An Insider’s Guide: Best Things to Do in Tuscany

Many guidebooks and websites are dedicated to Tuscany, one of Italy’s most famous regions. But most of them seem to focus on the same over-trod territory and highlight the “usual suspects” in terms of activities and sights. With that in mind, we are going to look at some fun and interesting alternatives for a trip to Italy’s most famous destination, to mix things up and help you experience more of the true Tuscan ambiance and history.

In no particular order, here’s our list of seven things to do in Tuscany, beyond the ordinary.

Commune with the Genius

Leonardo da Vinci was the true Renaissance man, an inventor, painter, sculptor and architect who has been called the most multi-talented person in history. Get a glimpse of his brilliance by making a pilgrimage to his hometown, Vinci, west of Florence. The town touts their famous son with an extensive museum scattered across two historic buildings as well as works of contemporary art inspired by Leonardo’s influence, placed around the old town. Round it out with a visit to Leonardo’s birthplace, in the olive-studded hills just outside the village.

Soak in Hot Springs

Tuscany is littered with the thermal waters that have curative effects.  Whether you want a natural rock pool or a spa facility with relaxation treatments, a soak in some hot springs to unwind after sightseeing is a great idea. Enjoy the hot waterfall and basins at Saturnia, or more for famous spas which were popular with the ancient Romans check out Montecatini Terme, west of Florence, and Bagno Vignoni. You’ll also find hot springs in almost every part of the region.

Enjoy Some Wine

Yes, it goes without saying that Tuscany is oft-associated with its wines, so schedule some time to visit a winery or two and see the full process and do a tasting at the cantina (cellar). While Chianti and Brunello are the most famous vintages, don’t overlook the wines from Montepulciano (Vino Nobile), Scansano (Morellino) and the area around Lucca (Colline Lucchese). Somehow it always tastes better when it’s sampled while overlooking those Tuscan hills.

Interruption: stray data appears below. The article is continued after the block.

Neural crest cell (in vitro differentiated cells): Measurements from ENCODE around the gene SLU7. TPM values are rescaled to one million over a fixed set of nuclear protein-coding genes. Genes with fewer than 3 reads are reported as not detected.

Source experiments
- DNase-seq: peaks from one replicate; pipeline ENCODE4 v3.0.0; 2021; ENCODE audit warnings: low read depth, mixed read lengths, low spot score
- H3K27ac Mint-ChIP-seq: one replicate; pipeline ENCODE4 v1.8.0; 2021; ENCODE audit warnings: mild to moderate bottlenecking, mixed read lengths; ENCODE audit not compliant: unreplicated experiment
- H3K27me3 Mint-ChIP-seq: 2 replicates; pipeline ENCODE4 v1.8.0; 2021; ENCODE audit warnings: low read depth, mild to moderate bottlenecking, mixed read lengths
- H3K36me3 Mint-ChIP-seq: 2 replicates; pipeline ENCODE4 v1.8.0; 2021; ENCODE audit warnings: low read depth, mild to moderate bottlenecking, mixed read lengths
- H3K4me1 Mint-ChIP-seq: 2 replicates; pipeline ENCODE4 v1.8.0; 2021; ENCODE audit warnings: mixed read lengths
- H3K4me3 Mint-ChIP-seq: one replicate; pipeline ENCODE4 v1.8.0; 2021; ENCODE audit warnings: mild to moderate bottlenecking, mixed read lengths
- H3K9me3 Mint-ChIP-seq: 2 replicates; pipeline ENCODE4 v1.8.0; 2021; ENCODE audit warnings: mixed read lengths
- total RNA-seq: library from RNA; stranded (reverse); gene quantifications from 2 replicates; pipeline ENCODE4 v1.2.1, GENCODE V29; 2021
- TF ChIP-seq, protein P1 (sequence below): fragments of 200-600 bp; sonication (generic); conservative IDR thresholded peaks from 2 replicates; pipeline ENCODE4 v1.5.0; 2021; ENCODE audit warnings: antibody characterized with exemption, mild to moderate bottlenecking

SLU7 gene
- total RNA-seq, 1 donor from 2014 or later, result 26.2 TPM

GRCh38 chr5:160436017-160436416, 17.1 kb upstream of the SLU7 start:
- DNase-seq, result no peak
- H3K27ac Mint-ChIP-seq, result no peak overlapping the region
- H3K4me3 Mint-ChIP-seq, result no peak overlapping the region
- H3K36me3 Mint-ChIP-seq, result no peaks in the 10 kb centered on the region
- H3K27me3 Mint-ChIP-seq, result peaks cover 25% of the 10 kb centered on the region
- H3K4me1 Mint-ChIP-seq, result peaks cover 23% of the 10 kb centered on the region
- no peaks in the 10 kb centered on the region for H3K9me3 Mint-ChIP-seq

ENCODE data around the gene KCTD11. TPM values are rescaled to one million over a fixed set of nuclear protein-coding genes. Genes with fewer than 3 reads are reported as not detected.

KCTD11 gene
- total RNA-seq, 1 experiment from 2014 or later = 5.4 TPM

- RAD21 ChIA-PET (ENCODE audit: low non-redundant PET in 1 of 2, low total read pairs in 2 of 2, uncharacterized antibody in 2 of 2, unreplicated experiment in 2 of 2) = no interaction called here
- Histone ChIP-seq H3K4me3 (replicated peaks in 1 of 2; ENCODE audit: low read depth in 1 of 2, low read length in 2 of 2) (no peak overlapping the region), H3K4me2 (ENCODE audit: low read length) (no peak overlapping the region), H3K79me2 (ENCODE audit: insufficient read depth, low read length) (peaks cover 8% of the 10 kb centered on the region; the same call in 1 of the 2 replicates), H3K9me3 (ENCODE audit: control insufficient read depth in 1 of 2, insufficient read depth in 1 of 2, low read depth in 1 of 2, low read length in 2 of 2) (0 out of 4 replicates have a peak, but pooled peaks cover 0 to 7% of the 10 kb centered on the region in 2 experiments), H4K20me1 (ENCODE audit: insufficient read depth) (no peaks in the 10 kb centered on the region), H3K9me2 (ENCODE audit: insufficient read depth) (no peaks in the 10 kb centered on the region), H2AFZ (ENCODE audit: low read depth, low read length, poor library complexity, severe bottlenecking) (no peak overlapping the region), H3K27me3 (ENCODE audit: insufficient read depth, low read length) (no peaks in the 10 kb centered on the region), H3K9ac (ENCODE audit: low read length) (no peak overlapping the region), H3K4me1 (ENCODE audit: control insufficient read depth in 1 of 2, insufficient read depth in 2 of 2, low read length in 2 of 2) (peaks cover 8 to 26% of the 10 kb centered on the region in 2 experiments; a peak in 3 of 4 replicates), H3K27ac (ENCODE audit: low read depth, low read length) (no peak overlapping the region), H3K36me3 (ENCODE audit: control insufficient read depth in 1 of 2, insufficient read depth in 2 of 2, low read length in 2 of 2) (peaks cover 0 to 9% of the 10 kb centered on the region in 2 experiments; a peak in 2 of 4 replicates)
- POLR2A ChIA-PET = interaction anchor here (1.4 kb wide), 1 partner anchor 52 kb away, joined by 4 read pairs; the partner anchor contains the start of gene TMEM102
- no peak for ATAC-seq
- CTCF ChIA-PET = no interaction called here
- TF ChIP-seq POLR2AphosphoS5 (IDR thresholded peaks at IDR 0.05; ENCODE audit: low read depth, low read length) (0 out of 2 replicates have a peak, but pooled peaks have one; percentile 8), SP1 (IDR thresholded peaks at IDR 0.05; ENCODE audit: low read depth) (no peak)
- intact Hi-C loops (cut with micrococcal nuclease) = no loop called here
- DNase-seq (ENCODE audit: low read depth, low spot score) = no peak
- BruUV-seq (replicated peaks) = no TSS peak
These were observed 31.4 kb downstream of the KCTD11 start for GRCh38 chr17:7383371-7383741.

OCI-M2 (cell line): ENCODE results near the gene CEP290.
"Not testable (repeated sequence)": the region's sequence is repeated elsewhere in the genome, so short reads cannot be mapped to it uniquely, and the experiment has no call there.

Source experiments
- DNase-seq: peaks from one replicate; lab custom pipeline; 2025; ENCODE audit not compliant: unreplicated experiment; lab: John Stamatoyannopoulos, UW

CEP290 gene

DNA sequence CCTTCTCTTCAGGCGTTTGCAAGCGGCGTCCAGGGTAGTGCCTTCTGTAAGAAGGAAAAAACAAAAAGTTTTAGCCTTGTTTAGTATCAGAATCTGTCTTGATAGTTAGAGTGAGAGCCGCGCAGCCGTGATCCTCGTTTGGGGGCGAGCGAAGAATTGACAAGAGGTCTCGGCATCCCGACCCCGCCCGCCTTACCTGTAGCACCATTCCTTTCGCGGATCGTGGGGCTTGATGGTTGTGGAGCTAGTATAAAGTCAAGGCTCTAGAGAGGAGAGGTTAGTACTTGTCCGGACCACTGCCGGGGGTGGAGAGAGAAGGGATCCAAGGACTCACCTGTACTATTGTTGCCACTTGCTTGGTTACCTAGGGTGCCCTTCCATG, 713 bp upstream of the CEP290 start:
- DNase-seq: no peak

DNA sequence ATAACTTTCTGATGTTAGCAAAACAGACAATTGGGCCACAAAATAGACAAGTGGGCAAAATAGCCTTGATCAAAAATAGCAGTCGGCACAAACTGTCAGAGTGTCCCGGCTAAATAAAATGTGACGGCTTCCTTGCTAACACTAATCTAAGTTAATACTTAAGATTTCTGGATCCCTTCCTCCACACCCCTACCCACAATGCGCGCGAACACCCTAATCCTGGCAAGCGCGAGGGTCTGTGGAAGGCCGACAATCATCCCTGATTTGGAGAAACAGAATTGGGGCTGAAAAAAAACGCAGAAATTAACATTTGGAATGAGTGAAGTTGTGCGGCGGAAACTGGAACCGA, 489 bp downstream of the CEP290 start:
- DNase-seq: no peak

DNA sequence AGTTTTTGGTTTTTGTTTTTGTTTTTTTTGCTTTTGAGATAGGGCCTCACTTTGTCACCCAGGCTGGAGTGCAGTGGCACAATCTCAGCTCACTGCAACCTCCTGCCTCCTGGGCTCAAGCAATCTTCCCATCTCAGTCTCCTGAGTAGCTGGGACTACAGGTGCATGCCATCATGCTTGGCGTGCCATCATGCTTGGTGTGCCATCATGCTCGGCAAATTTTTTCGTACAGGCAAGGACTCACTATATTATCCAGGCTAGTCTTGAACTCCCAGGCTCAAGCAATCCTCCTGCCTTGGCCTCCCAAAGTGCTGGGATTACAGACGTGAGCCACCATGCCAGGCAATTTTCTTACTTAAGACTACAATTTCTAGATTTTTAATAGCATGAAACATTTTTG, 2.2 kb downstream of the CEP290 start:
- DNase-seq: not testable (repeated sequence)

Hang Out with Andrea Bocelli

The acclaimed tenor is a living legend, recognised around the world, but his humble roots are here in the rural community of Lajatico in western Tuscany and he maintains close ties to his hometown. That’s why when Bocelli decided to build a multi-use complex, he placed it not just in his hometown, but where his family had their farm equipment business (the officine Bocelli was his grandfather’s garage/workshop).

The design-driven complex has photos dedicated to Andrea Bocelli and his career and music, but mainly focuses on good food and wine. His brother owns a winery just down the road. Another little-known attraction in Lajatico is Bocelli’s own outdoor amphitheatre, Il Teatro del Silenzio, which hosts the maestro just one night a year. The very special open-air theatre was created by Bocelli himself to bring together nature, art and music in a divine way; it is set alone in the hills of the rolling countryside where the landscape becomes the backdrop.

Hit the Beach

Tuscany has about 400 kilometres of coastline yet most visitors stick to the hills and art cities. But a day or two at the beach is a relaxing diversion and the variety will satisfy everyone’s preferences. From rocky hills that end at the water to wide expanses of manicured sand dotted with umbrellas, to secluded coves and natural coastal dunes backed by herbal-scented scrub. There are also some islands off the coast, including Elba, Giglio and Capraia.

Walk with a Renaissance Master

Yes, Florence is the epicentre of Renaissance art, but the Arezzo area is home to masterpieces of one of the early Old Masters, Piero della Francesca. He was a mathematician and pioneer in painting techniques like perspective, foreshortening and spatial depth as well as three-dimensional modelling of his figures. His rational, linear works influenced the later Renaissance period and artists such as Signorelli and Perugino. Follow the Piero della Francesca trail and get a glimpse of his contributions to the movement that changed the art world.

Pro Tip: Beyond the Old Master, Arezzo itself is a beautiful and lively city that’s worth a few days to explore its streets and palaces and hang out in the splendid arcade-draped piazza; the surrounding area, dotted with castles, wineries and alluring villages, ups the appeal.

Start in Arezzo’s picture-perfect Piazza Grande with its palaces and medieval towers, where the Basilica of San Francesco houses Piero’s masterpiece The Legend of the True Cross. The cathedral on top of Arezzo also has a Piero fresco.

Then head to Monterchi and its miniscule museum dedicated to a singular fresco, the Madonna del Parto (of childbirth), object of veneration for generations of expectant mothers.

From there, take the ribbon of road through a patchwork of grains and tobacco fields to the artist’s hometown of Sansepolcro. The lovely town maintains the painter’s birthplace home as well as several of his masterpieces in the civic building, most notably the magnificent almost ethereal polyptych of Misericordia, and The Resurrection, a painting so beautiful that it stopped the Allies’ bombing during WWII to spare it.

Stay in a Castle or Palazzo

Italy’s long history means there are medieval castles and Renaissance palaces scattered all over; Tuscany is particularly packed with them. Many of them are now elegant hotels offering sumptuous stays and a chance to surround yourself in history. You’ll find loads of historic buildings where you can feel like you’re in a fairytale. Castello Banfi and its famed wine estate looks like a fable, while luxurious Castello di Velona, floating above vineyards, is dreamlike.

Related Articles

Italy Fact File

You Can Still Afford to Live in Italy

Healthcare in Italy